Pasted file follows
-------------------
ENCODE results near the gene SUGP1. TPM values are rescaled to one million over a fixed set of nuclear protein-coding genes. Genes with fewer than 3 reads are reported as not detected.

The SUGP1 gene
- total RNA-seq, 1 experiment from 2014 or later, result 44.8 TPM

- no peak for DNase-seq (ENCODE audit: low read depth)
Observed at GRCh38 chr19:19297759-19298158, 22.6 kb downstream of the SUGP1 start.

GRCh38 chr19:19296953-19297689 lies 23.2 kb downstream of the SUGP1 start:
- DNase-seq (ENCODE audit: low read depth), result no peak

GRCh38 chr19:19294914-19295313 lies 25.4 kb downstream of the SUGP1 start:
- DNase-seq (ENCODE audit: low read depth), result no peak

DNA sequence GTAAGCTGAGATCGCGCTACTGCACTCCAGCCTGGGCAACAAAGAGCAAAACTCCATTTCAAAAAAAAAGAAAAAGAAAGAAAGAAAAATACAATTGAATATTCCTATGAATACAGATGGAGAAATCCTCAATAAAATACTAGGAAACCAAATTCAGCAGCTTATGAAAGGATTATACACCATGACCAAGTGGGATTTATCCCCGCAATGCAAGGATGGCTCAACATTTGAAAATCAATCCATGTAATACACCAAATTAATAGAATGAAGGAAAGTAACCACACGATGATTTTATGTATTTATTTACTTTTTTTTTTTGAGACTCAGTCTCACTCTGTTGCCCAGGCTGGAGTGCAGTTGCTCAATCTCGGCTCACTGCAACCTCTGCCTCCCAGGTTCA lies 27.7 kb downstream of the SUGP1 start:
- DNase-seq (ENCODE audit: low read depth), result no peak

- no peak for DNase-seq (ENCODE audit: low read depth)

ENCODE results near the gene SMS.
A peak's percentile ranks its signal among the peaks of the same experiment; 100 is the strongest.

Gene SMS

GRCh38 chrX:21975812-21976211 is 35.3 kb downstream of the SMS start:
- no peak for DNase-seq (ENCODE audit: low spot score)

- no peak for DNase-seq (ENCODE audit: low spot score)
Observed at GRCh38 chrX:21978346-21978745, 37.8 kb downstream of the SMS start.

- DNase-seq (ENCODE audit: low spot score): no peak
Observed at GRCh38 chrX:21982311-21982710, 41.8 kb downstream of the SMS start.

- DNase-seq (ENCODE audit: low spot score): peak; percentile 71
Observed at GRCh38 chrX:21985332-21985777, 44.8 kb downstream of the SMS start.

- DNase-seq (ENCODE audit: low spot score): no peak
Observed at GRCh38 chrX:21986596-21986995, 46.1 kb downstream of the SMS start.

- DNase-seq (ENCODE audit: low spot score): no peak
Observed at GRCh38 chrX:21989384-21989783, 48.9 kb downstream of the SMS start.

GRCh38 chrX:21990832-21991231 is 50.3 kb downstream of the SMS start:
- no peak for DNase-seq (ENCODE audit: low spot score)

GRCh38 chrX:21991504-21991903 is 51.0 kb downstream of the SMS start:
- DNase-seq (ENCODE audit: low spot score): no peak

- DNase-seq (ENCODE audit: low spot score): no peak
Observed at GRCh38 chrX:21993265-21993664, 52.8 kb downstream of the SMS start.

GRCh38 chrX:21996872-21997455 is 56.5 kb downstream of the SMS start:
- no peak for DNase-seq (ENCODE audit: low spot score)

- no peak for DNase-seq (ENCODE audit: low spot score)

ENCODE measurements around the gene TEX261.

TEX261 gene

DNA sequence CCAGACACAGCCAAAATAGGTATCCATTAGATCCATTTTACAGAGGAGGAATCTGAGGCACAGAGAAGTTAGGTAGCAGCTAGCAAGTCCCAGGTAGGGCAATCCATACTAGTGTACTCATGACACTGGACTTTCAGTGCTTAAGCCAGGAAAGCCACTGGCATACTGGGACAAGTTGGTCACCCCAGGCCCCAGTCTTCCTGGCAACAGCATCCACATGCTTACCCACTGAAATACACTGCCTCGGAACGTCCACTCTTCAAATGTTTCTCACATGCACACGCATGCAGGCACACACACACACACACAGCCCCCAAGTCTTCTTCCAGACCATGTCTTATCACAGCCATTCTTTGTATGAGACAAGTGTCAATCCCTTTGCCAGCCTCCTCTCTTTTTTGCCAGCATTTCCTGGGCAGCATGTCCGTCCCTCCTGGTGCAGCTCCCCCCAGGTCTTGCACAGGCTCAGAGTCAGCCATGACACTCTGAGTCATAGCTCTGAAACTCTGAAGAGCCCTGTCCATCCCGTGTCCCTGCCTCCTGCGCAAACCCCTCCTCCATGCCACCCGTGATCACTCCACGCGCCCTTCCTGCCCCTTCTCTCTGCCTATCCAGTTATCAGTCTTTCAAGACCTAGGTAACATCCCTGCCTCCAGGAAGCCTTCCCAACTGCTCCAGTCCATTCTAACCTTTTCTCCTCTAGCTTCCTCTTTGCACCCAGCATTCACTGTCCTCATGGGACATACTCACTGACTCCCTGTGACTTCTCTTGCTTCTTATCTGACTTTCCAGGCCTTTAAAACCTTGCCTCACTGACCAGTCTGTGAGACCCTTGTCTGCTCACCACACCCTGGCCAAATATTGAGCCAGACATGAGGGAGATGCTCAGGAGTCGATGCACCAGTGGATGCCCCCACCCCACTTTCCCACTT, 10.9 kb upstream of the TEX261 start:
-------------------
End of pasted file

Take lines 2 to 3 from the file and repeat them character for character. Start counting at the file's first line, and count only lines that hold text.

The SUGP1 gene
- total RNA-seq, 1 experiment from 2014 or later, result 44.8 TPM